EPA worked with U. S. farmers and the manufacturers of B.t. corn products to put in place strengthened insect resistance management plans for the 2000 growing season. The Agency believes these strengthened measures are necessary and will continue for the 2001 growing season. EPA has also worked with farmers and the B.t. cotton registrant. The B.t. cotton product has been recently amended to increase both the size and proximity requirements of the required refuge, along with strengthening the educational program for users. These measures provide for increased protection from the potential onset of resistance. In addition, the Agency reserves the right to ensure that any additional potential protections are implemented for the 2001 season if additional information is received that would warrant such action.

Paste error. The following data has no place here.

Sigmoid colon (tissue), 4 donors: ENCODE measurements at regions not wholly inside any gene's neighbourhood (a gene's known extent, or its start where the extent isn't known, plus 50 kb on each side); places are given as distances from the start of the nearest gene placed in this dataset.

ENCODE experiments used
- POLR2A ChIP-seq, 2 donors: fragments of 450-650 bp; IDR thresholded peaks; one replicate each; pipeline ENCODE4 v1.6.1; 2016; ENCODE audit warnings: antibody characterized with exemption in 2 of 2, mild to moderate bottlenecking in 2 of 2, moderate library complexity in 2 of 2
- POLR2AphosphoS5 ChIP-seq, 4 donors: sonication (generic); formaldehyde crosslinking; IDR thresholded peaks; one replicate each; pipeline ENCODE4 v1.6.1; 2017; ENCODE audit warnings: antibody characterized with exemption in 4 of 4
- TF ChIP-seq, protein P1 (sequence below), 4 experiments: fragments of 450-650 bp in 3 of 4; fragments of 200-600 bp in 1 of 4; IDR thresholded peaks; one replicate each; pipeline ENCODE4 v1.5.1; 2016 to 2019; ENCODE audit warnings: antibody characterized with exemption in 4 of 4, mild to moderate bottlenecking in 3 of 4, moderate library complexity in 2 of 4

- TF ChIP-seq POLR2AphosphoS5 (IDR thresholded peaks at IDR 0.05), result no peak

Over the coming months, EPA will be developing a comprehensive updated risk assessment that will be used to assess whether existing B.t. plant-pesticide registrations should be renewed, and if renewals are appropriate whether they should be with or without modification. That assessment will include not only data and information that was reviewed for the original assessments, but will also incorporate new data, including recently submitted monarch butterfly data, guidance from SAP meetings, recommendations from the National Academy of Sciences and the CEQ/OSTP biotechnology review, and all public comments. The NAS report focused on investigating the risks and benefits of genetically modified pest-protected plants and the coordinated federal framework for regulation of biotechnology. The Administration-wide review is a more focused effort, assessing the present regulatory framework for all federal agencies involved with biotechnology. This inter-agency review calls for the creation of case studies that reflect the regulatory processes of each of the federal agencies involved in the registration and sale and distribution of B.t. plant-pesticides and other biotechnology products and will be used to examine and possibly make recommendations to strengthen existing regulatory structures.